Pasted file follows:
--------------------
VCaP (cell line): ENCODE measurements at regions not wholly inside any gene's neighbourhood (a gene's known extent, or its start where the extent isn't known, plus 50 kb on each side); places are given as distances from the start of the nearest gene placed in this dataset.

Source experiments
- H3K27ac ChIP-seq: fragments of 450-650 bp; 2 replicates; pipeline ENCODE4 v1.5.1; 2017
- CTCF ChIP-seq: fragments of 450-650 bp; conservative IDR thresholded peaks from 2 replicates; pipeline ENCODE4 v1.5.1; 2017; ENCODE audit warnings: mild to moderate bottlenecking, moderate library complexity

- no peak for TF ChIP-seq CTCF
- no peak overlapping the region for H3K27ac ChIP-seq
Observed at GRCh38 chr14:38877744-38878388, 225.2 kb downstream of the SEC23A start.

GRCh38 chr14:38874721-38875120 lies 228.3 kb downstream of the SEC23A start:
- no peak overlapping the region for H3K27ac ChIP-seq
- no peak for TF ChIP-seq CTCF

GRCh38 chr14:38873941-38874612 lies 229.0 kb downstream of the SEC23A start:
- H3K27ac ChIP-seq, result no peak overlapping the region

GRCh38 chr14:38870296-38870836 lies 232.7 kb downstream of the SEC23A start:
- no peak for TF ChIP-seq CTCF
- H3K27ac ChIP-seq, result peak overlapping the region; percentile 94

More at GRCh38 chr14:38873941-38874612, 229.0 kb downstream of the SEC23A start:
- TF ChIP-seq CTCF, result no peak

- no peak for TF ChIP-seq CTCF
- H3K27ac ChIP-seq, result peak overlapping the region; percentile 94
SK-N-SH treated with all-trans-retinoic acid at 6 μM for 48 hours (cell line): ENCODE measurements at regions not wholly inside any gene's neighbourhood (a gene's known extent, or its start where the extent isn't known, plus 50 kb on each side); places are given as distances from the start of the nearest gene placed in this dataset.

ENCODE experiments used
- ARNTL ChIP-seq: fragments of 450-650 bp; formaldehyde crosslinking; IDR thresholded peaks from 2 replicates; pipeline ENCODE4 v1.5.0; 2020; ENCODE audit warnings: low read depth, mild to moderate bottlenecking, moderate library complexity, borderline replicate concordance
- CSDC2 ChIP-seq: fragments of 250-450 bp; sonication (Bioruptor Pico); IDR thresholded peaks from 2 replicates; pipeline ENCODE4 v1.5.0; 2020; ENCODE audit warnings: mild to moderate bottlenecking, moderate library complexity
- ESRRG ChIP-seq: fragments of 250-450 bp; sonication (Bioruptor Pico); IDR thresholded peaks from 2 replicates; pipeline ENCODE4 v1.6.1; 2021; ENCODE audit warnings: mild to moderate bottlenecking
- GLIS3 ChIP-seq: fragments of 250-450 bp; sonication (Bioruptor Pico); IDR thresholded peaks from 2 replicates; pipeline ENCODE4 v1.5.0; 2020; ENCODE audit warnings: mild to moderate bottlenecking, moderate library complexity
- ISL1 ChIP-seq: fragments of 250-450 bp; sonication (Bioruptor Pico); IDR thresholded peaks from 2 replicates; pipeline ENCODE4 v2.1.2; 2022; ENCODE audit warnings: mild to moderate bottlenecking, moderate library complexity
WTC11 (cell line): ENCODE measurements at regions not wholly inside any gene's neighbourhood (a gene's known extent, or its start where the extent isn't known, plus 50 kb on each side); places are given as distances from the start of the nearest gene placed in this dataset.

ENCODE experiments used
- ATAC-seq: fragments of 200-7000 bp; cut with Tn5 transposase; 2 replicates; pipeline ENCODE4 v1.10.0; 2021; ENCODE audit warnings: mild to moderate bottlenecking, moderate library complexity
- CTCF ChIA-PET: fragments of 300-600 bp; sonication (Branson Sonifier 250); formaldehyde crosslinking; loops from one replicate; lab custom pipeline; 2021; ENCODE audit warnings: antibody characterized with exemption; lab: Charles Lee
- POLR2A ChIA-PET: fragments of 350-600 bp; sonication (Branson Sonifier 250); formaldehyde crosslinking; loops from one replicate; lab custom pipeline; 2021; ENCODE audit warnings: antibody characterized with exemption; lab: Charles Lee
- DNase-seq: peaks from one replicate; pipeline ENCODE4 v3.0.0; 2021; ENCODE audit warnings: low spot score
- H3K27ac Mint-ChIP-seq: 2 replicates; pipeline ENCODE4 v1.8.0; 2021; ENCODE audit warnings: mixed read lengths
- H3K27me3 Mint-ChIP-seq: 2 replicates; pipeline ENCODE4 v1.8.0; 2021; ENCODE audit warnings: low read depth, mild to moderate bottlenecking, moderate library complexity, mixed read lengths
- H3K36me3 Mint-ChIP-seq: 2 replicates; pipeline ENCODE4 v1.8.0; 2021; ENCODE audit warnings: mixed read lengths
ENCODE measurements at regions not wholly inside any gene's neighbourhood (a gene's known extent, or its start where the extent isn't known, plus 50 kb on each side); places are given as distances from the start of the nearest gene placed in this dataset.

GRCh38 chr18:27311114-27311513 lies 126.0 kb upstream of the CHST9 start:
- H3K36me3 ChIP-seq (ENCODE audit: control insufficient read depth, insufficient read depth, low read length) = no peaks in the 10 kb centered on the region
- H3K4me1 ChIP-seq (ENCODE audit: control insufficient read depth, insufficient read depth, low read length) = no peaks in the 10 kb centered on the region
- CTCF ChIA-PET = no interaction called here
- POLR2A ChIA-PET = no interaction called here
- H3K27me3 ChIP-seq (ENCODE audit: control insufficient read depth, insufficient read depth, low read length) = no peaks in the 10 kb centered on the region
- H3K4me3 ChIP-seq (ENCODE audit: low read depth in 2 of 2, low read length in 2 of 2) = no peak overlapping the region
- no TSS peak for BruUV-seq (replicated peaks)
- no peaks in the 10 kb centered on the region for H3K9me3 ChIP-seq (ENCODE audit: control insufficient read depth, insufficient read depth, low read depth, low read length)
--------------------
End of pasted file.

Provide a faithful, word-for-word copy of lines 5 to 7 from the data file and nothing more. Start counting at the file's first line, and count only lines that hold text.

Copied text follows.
- no peak for TF ChIP-seq CTCF
- no peak overlapping the region for H3K27ac ChIP-seq
Observed at GRCh38 chr14:38877744-38878388, 225.2 kb downstream of the SEC23A start.